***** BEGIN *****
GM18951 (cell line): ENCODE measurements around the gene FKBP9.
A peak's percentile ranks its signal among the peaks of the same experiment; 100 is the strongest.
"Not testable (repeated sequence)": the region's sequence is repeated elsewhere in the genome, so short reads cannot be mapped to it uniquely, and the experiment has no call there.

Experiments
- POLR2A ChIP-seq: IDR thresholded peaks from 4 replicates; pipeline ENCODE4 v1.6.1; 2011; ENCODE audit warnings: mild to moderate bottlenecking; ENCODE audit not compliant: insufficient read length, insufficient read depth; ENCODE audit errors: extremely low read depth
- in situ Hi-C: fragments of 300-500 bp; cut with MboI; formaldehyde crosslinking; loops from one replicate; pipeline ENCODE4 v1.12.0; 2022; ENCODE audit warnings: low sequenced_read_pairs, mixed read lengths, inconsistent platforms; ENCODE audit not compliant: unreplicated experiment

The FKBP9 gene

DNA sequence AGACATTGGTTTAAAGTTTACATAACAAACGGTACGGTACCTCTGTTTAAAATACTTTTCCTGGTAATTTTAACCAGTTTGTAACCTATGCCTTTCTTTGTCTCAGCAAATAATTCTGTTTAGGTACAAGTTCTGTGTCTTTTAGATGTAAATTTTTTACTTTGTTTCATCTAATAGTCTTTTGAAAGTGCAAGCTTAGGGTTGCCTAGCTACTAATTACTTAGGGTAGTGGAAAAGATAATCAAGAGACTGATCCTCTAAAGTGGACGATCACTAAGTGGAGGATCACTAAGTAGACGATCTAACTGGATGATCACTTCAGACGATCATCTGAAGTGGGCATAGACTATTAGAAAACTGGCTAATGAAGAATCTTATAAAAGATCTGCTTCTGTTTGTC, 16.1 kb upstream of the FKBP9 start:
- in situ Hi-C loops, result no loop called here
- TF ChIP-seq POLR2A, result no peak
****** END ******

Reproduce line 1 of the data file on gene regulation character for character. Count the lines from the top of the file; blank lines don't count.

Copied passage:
GM18951 (cell line): ENCODE measurements around the gene FKBP9.